• Hassani referred to their teaching experience in 1984 in Mahmudabad and Ashrafabad. The form of child labor, he quotes, turns into “child slavery.” In conclusion, he pointed out that the problem of garbage collection can’t be solved by governments alone and said that solving this problem requires a national effort. “Social monitoring queue” is what can solve this problem.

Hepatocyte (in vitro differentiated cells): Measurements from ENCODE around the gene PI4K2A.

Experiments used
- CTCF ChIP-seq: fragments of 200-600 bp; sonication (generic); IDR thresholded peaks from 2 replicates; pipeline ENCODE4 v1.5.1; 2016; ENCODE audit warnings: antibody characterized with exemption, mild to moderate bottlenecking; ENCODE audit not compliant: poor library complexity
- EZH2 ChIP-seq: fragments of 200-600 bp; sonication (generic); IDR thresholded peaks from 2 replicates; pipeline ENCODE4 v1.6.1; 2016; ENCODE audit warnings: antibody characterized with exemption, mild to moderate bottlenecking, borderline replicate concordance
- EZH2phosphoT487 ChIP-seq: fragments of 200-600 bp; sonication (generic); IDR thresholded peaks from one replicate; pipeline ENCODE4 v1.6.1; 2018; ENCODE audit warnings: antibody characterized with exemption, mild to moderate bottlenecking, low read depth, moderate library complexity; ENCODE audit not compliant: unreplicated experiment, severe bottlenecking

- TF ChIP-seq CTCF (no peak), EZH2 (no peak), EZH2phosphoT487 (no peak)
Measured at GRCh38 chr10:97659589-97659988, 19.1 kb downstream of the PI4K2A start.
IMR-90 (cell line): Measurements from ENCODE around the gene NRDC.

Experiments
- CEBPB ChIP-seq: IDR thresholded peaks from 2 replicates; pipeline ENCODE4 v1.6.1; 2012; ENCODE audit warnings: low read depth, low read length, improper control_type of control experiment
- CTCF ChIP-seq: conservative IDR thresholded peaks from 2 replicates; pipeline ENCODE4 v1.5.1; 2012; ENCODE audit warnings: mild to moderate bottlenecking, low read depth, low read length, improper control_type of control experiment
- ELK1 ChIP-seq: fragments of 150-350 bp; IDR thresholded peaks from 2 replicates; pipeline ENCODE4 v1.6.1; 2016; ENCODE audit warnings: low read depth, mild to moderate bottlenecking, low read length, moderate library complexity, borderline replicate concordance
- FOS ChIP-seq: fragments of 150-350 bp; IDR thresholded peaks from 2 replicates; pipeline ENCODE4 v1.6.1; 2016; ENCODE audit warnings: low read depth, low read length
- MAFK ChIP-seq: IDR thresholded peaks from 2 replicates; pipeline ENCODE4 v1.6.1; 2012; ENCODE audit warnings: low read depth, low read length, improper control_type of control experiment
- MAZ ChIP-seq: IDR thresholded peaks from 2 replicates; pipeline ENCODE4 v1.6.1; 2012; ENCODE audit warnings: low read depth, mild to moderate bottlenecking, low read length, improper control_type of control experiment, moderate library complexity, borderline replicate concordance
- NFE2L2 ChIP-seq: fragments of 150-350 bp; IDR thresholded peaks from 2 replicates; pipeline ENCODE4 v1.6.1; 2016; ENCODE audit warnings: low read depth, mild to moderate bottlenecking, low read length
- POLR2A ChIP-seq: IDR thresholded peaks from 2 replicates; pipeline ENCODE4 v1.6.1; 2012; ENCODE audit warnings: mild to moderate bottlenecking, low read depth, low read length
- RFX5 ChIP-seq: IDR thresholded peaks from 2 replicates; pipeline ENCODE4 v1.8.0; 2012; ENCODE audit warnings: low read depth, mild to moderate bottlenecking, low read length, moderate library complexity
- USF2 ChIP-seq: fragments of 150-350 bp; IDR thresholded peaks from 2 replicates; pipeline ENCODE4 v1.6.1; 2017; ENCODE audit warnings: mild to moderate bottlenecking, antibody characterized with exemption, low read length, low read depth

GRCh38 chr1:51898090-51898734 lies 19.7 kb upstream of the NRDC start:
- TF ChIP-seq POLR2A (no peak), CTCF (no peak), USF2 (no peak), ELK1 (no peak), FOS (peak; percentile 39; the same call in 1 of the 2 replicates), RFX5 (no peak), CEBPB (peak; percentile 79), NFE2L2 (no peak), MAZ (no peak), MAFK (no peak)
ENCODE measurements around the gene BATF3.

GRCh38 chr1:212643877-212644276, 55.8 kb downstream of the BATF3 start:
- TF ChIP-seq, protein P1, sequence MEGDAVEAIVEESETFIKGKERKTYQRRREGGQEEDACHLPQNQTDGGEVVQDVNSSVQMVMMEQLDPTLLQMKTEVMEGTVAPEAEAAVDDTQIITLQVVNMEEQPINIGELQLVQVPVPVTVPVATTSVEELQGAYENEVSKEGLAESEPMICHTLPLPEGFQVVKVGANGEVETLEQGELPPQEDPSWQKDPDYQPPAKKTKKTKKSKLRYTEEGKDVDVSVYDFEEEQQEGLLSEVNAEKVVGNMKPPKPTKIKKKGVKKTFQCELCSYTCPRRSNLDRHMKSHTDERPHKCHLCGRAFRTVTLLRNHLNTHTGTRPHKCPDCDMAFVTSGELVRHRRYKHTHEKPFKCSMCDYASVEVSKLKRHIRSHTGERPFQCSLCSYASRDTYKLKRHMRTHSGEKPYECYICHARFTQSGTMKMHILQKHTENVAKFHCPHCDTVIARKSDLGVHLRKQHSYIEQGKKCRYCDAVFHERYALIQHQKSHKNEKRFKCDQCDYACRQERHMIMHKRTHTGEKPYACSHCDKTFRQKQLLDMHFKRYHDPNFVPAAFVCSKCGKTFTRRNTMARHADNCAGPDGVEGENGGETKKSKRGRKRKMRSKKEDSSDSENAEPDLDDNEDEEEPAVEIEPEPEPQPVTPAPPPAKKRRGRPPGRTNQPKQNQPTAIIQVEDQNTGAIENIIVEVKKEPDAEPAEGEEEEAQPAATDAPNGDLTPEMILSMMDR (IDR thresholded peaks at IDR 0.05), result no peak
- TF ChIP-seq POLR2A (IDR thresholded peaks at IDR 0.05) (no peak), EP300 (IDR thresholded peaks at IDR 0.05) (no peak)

• Sepideh Salarvand, in her master’s thesis, has sought to address the issue of garbage collection to identify the children of garbage collectors. (This dissertation has been published under the title “As if I had been dumbfounded”). As part of her research, she taught garbage collector children. Due to the nature of this work, which is practically takes a lot of time, educational programs can’t have high quality. According to her experience, she realized that their lives are not entirely in hardship and misery and that the situation of these people should not be merely blacked out.